Model Predictive control for beginners by Anthony Rossiter

Introduction to Predictive control for beginners

A useful starting point for any book is to motivate the reader: why do I need this book or topic? Consequently this web book will begin by demonstrating the numerous scenarios where classical control approaches are inadequate. Not too much time is spent on this as this is motivational, but hopefully enough for the reader to be convinced that there is a significant number of real control problems where better approaches are required.

Having given some motivation, we present some insight into how humans deal with such challenging control problems and demonstrate the underlying concepts which ultimately form the main building blocks of predictive control.

The book is organised into a number of brief chapters highlighted below. These resources are intended for beginners rather than advanced users and thus focus on basic concepts and algebra rather than the state of the art in research. The intention is not to go into too much fine detail with respect to recent developments, but instead to concentrate on core concepts, supported by a presentation of the main mathematical development. Some MATLAB files are provided as back up so viewers can follow up any aspects they find puzzling or interesting.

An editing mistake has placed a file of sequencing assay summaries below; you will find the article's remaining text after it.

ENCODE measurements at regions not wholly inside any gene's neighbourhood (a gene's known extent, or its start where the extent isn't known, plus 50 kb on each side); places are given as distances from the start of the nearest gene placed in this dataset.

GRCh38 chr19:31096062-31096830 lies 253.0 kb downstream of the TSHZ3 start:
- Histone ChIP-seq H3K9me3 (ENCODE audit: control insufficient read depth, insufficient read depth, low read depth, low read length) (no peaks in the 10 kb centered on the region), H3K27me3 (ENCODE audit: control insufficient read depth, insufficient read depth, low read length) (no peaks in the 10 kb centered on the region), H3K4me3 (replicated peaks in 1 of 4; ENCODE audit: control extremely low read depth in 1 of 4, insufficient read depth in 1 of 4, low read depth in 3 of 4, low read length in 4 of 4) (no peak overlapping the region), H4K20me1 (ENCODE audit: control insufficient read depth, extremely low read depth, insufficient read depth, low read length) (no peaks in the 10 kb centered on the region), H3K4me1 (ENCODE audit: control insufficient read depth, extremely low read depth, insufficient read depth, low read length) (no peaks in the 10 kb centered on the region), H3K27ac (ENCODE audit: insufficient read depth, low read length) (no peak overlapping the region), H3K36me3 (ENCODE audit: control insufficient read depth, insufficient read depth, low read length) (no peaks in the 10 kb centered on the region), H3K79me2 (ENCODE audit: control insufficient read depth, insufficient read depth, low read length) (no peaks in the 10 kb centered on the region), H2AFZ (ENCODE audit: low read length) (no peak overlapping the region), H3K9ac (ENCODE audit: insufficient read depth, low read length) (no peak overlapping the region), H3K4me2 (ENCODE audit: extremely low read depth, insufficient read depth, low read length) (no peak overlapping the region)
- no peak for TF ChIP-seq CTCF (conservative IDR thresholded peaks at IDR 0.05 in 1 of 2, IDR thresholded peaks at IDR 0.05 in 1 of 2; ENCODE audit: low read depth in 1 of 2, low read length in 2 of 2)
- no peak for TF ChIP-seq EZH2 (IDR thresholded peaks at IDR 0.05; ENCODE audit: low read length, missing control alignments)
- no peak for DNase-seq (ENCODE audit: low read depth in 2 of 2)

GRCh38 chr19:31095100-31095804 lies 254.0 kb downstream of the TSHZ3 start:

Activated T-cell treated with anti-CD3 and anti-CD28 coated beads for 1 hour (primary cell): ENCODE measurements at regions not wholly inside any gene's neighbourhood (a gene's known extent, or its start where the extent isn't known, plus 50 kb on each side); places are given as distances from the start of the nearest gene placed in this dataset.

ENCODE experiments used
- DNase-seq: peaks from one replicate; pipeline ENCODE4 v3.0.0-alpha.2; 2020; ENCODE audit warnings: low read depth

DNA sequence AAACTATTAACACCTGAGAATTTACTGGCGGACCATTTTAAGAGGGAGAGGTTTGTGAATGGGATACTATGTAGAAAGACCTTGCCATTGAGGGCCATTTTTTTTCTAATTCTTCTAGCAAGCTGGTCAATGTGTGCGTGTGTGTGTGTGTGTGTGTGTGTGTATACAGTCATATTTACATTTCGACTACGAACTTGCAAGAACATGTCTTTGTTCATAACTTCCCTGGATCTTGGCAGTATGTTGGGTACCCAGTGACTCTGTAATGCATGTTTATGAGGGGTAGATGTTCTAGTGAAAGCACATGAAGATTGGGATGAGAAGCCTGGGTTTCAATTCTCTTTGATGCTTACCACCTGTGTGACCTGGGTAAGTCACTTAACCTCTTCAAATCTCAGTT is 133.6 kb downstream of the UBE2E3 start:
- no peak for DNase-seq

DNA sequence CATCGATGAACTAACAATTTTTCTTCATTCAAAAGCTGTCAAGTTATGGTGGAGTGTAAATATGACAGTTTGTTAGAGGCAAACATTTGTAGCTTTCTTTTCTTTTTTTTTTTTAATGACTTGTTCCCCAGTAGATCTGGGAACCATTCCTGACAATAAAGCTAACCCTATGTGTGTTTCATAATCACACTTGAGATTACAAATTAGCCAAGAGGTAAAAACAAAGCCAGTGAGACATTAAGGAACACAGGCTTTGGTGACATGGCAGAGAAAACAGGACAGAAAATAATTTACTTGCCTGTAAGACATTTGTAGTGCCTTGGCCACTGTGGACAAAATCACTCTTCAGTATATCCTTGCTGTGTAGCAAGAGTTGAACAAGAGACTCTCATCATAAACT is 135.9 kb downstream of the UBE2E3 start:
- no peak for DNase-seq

A key message students should take on board is that predictive control represents a way of thinking or approaching control problems, NOT a specific algorithm. It is rarely wise to take an off-the-shelf algorithm as one will only get the most out of MPC by some tailoring to the specific application of interest. Moreover, it is very easy to do a 'bad' MPC design if one is ignorant of the underlying principles.

  1. Classical control and weaknesses
  2. Prediction
  3. Predictive Functional Control
  4. Finite horizon predictive control laws.
  5. Infinite horizon predictive control laws.
  6. Constraint handling.
  7. Using feedforward information.

Viewers are encouraged to reproduce core results using MATLAB and pen and paper to test their own progress and understanding. It is implicit in these chapters that students have core competence in control concepts and scenarios. Readers can obtain (from the googlesite) some source files, notably MATLAB code, so that they can reproduce results quickly and easily.